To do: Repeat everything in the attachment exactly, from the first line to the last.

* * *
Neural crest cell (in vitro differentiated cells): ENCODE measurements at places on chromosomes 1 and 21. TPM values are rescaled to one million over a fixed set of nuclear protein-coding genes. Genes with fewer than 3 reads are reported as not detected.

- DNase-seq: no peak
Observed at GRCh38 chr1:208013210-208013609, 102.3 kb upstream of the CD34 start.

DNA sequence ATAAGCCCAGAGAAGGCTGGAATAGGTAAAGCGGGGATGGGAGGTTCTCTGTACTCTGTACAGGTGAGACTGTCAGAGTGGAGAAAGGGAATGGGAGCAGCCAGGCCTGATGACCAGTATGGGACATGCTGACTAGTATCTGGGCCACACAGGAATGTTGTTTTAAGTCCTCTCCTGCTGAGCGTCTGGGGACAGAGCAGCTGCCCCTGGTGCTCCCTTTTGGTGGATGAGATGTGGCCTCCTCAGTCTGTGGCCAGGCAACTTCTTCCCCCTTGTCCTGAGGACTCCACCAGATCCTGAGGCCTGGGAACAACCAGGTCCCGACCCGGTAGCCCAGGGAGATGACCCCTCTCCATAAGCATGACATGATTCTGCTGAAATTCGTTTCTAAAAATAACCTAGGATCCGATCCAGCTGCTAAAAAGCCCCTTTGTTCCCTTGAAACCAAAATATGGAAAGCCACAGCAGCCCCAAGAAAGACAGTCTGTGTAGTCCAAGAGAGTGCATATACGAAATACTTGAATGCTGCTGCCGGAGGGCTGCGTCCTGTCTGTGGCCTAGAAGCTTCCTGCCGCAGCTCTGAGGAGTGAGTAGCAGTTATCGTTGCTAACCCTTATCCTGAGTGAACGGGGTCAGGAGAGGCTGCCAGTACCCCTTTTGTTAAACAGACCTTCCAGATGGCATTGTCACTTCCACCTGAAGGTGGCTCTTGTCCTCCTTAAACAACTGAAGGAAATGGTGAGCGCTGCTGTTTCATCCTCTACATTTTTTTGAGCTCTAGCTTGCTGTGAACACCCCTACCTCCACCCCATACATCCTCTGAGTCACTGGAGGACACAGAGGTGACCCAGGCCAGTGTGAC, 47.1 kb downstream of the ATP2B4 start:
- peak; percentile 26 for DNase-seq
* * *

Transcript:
Neural crest cell (in vitro differentiated cells): ENCODE measurements at places on chromosomes 1 and 21. TPM values are rescaled to one million over a fixed set of nuclear protein-coding genes. Genes with fewer than 3 reads are reported as not detected.

- DNase-seq: no peak
Observed at GRCh38 chr1:208013210-208013609, 102.3 kb upstream of the CD34 start.

DNA sequence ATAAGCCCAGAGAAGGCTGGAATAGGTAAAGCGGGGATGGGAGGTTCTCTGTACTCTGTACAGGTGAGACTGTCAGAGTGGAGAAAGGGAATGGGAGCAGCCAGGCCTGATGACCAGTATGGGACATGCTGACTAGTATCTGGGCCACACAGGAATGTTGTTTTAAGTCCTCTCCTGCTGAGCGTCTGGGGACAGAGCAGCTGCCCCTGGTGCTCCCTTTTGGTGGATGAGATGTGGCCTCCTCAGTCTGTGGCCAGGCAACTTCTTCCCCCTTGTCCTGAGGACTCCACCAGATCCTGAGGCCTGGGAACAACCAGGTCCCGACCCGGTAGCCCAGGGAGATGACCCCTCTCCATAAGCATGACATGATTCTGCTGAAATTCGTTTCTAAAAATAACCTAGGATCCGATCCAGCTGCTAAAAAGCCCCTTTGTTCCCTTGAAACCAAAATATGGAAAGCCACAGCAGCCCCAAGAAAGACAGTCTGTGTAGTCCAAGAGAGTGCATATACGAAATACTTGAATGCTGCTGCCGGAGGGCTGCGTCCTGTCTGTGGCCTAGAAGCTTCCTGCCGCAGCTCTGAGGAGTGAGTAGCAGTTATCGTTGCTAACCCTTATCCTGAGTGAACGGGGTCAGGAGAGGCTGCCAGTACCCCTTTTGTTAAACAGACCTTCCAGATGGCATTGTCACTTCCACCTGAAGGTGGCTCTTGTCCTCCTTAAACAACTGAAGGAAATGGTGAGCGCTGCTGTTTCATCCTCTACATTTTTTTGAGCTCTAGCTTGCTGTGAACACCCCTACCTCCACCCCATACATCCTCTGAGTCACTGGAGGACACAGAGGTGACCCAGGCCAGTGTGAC, 47.1 kb downstream of the ATP2B4 start:
- peak; percentile 26 for DNase-seq